Is trekking insurance mandatory in Nepal?
No. Trekking insurance is not mandatory in Nepal. It may, however, be mandatory with the trekking company that you hike with. Organizations like World Expeditions require that a copy of insurance be shown to your guide, or sent to their administrative staff. It’s a sensible policy to have, as the guides will be responsible for getting you off the mountain if something goes wrong.
On our Everest Base Camp trek, the fittest member of our group went down with Acute Mountain Sickness. Our guide stayed up all night pumping oxygen into the tent that kept him alive all night until he was heli-vaced off the mountain at Macchermo. The helicopter would not leave its base until our fellow trekker had provided his credit card for the US$5,000 fee, which he was subsequently refunded by his insurance company.
Do I need Helicopter Evacuation Travel Insurance Cover in Nepal?
If you are trekking at altitude this may be a requirement of your trekking company. Check with them.
World Nomads offers simple and flexible travel insurance. Buy at home or while traveling and claim online from anywhere in the world.
What happens if I don’t have travel insurance?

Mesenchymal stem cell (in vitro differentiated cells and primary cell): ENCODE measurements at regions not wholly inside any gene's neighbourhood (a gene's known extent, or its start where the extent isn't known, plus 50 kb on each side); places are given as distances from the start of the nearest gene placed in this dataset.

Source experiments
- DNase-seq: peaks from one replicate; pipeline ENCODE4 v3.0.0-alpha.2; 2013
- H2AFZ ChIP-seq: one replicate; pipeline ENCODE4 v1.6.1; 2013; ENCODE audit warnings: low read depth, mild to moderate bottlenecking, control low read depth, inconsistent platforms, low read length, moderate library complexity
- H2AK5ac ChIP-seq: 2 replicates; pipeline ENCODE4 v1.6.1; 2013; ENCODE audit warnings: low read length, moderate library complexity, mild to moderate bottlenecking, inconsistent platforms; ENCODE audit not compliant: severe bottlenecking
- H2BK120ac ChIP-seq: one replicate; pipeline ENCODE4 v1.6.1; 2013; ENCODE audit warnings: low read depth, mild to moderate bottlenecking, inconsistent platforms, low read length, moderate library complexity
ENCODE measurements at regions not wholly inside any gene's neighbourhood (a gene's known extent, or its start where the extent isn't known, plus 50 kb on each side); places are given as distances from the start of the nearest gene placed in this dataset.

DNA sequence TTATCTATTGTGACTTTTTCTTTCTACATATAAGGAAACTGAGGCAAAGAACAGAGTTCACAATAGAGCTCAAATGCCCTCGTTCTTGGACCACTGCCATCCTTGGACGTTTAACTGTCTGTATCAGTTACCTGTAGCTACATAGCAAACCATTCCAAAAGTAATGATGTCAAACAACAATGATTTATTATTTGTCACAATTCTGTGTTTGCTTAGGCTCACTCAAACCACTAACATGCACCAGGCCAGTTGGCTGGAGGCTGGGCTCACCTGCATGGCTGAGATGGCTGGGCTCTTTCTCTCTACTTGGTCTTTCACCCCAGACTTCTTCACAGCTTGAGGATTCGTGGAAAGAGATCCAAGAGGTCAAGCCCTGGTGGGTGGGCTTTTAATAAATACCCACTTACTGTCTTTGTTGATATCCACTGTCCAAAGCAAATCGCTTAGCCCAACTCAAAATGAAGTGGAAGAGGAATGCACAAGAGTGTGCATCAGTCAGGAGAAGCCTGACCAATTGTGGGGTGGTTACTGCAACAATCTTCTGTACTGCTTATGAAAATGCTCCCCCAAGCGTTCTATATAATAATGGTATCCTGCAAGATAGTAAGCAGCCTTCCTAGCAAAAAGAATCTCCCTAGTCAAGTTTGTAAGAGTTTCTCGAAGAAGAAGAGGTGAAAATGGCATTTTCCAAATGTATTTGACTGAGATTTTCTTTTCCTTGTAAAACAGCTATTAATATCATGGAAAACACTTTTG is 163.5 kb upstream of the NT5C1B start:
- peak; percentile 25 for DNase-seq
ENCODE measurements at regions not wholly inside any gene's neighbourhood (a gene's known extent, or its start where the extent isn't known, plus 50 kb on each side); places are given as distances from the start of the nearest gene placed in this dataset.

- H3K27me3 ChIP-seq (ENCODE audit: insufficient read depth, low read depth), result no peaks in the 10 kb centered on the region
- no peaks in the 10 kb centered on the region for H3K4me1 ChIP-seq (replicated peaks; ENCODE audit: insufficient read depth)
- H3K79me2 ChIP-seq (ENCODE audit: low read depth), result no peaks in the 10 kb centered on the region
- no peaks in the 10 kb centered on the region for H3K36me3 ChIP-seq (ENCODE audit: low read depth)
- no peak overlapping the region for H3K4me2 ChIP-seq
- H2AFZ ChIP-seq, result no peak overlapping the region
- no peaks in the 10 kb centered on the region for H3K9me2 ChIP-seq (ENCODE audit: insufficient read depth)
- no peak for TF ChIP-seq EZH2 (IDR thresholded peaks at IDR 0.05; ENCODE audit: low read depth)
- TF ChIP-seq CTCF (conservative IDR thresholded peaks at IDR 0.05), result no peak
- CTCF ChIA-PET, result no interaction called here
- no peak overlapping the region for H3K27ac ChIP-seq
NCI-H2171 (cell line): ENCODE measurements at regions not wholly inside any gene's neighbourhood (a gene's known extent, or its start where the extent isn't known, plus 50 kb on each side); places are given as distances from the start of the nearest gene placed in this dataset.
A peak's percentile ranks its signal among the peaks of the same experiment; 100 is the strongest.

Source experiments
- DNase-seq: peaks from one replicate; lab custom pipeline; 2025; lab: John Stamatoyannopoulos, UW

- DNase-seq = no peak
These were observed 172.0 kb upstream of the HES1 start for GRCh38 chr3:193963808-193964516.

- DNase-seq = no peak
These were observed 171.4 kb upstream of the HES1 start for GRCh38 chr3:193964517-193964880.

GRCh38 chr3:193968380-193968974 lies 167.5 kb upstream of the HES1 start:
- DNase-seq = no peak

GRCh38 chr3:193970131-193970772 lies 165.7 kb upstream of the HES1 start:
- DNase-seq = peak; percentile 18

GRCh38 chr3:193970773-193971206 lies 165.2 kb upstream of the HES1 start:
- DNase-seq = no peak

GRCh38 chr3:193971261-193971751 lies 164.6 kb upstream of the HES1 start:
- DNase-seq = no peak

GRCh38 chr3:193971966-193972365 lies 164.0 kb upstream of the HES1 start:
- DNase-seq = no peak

If you don’t have travel insurance and need medical assistance you have to pay for it. If you require evacuation off the mountain, then the helicopter will not take off until you have provided a credit card to pay for your evacuation. Getting travel insurance is one way to reduce stress when traveling – here’s our guide to other ways.
Essentials for an Everest Base Camp Trek
- To do the Everest Base Camp trek, a medical evacuation by helicopter will cost at least US$5,000. The fittest member of our group was evacuated from Macchermo with altitude sickness. Considering travel insurance for your trip? World Nomads offers coverage for more than 150 adventure activities as well as emergency medical, lost luggage, trip cancellation and more.
- Hiking Poles – these are lightweight, packable, and a great aid. Want more options for trekking poles? My guide to the best budget trekking poles is here.